Second, there are areas of the United States with a lower homicide rate than England’s, and these areas have little or no gun control.

Third, Colorado Springs, Colorado, with one of the lowest homicide rates of any major U.S. city has virtually no gun control laws; yet its homicide rate is only slightly higher than England’s, which has a virtual gun ban.

Fourth, laws – not just gun control laws, but all laws – are not a controlling element in the homicide rate, period. Houston and El Paso both are subject to the same Texas laws; yet Houston has five times as many murders per 100,000 residents as El Paso. Denver, Colorado has 4.7 times as many murders per 100,000 residents as Colorado Springs, which has the same laws.

Perhaps looking at the United States homicide rate for this century will also be useful:


Murder Statistics from Statistical Abstract of the United States,

U.S. Department of Commerce

The murder rate from 1870 to 1905 was slightly under/over 1 per 100,000. Except for New York City’s Sullivan Law and Reconstruction-era laws against blacks carrying guns without permission, U.S. has virtually no gun laws.

1900: 1.2
1901: 1.2 Sept. 6: President McKinley shot; dies 9/14.
1902: 1.2 Theodore Roosevelt elected president.
1903: 1.1
1904: 1.3 Upward trend in homicide rate begins.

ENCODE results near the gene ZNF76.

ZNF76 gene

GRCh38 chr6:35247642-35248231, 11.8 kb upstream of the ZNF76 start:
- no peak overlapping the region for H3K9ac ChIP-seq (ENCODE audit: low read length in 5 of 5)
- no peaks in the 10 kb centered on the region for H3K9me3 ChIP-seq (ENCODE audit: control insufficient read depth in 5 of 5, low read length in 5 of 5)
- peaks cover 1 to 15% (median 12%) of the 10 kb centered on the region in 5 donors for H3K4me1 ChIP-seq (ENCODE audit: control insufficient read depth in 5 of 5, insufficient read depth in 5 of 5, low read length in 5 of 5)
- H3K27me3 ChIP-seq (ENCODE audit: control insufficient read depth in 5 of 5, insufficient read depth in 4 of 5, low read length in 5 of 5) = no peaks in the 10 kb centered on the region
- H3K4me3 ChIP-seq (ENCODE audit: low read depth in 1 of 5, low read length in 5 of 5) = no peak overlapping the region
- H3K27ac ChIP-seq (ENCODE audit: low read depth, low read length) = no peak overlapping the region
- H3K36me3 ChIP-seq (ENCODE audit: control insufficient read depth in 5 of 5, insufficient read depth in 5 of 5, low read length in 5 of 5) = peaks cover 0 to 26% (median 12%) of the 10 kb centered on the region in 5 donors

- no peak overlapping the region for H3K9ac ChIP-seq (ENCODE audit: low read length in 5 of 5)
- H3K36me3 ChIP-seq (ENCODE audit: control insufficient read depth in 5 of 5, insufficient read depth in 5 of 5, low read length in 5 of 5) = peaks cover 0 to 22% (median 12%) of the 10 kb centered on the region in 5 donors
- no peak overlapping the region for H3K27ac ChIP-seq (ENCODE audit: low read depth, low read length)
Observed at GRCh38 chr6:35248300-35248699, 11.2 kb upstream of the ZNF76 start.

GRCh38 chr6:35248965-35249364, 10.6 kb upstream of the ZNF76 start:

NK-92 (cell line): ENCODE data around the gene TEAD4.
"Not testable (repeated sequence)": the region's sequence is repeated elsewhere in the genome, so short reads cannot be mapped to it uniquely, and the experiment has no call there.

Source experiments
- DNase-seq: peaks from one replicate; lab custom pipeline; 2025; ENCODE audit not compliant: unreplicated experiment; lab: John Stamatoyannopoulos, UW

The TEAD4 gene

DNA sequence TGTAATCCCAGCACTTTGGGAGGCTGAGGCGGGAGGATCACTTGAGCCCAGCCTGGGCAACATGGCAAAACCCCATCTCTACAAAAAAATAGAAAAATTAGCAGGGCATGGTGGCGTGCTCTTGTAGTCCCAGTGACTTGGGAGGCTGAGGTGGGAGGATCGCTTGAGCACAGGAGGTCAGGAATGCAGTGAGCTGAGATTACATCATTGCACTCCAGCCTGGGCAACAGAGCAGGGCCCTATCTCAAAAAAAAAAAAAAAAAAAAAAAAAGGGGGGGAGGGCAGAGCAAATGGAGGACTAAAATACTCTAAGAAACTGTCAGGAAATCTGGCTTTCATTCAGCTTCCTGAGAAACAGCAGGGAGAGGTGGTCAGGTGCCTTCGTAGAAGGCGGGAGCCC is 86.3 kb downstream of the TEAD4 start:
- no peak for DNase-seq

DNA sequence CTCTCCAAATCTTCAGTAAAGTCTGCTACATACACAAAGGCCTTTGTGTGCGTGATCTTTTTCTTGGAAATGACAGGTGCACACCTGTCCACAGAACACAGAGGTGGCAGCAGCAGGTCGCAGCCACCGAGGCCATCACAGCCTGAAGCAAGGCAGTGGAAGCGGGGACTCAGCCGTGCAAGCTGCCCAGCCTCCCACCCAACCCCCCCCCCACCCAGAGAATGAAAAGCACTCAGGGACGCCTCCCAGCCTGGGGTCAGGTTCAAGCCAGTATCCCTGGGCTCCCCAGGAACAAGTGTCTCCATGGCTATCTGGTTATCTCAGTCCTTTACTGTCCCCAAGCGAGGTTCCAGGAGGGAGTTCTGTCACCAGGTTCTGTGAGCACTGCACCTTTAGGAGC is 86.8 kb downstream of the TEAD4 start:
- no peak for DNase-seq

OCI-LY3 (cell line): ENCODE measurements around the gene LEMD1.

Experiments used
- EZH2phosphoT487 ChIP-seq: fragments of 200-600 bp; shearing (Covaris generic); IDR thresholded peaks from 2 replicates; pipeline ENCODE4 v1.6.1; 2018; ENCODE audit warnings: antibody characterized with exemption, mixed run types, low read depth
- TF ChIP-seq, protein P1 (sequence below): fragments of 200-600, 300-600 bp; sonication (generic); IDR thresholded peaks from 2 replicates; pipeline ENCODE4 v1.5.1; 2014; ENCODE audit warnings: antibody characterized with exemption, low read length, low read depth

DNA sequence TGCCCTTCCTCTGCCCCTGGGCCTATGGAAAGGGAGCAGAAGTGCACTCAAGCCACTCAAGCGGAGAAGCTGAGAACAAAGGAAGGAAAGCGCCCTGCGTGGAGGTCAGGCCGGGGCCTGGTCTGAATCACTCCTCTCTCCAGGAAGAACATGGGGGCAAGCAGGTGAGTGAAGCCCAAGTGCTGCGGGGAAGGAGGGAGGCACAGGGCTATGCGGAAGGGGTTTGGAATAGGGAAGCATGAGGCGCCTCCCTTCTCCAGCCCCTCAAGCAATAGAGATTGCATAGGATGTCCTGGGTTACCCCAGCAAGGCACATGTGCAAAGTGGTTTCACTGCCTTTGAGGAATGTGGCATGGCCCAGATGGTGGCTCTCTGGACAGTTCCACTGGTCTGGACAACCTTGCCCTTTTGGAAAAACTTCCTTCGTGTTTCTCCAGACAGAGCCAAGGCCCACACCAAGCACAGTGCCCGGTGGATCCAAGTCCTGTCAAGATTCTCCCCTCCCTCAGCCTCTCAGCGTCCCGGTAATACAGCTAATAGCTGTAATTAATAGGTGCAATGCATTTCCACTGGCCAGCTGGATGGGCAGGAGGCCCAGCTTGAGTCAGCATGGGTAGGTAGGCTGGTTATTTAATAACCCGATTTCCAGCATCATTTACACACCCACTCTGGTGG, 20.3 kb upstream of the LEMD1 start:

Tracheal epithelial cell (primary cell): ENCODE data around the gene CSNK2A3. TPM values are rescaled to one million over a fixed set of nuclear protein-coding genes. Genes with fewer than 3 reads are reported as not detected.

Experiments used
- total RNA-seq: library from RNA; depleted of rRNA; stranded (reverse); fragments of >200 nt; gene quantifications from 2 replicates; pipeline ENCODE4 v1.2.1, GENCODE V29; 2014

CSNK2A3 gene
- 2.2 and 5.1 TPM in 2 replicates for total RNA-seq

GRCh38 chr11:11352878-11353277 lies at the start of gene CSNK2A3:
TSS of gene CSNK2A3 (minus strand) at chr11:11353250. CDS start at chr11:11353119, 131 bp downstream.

1905: 2.1
1906: 3.9 T. Roosevelt reelected.
1907: 4.9
1908: 4.8
1909: 4.2 William H. Taft assumes presidency.
1910: 4.6
1911: 5.5
1912: 5.4
1913: 6.1 Woodrow Wilson assumes presidency.
1914: 6.2 World War I begins in Europe.
1915: 5.9
1916: 6.3
1917: 6.9 April 6: US enters World War I
1918: 6.5 WWI ends; troops return; influenza epidemic.
1919: 7.2
1920: 6.8 Prohibition starts.
1921: 8.1 Harding presidency begins.
1922: 8.0
1923: 7.8 Harding dies; Coolidge becomes president.
1924: 8.1
1925: 8.3
1926: 8.4
1927: 8.4
1928: 8.6 Herbert Hoover elected president.
1929: 8.4 Oct. 29: Stock market crash
1930: 8.8 Beginning of Great Depression
1931: 9.2
1932: 9.0 FDR elected first time
1933: 9.7 Prohibition repealed.
1934: 9.5 National Firearms Act restricts machine guns
1935: 8.3
1936: 8.0
1937: 7.6
1938: 6.8
1939: 6.4 World War II begins in Europe
1940: 6.3
1941: 6.0 December 8: US enters WW II
1942: 5.9
1943: 5.1
1944: 5.0
1945: 5.7 WW2 ends; troops return home, many w/ weapons.
1946: 6.4 Beginning of baby boom.
1947: 6.1
1948: 5.9
1949: 5.4
1950: 5.3 June 25: Korean War begins.
1951: 4.9
1952: 5.2
1953: 4.8 July: Korean Armistice; troops return home.
1954: 4.8
1955: 4.5
1956: 4.6
1957: 4.5
1958: 4.5
1959: 4.6
1960: 4.7
1961: 4.7
1962: 4.8 October: Cuban missile crisis
1963: 4.9 Nov. 22: JFK assassinated; LBJ takes office.
1964: 5.1 Gulf of Tonkin resolution; LBJ elected.
1965: 5.5
1966: 5.9 Vietnam War escalates; anti-war demonstrations
1967: 6.8
1968: 7.3 Nixon wins; King & RFK murd’d; 1968 GCA passed
1969: 7.7 Jan. 20: Nixon takes office.
1970: 8.3
1971: 8.6
1972: 9.0 Nixon reelected
1973: 9.4 Watergate scandal; US troops pull out of Vietnam.
1974: 9.8 Nixon resigns; Ford assumes presidency.
1975: 9.6 April: fall of Saigon to Communists
1976: 8.8
1977: 8.8 Jan. 20: Carter takes office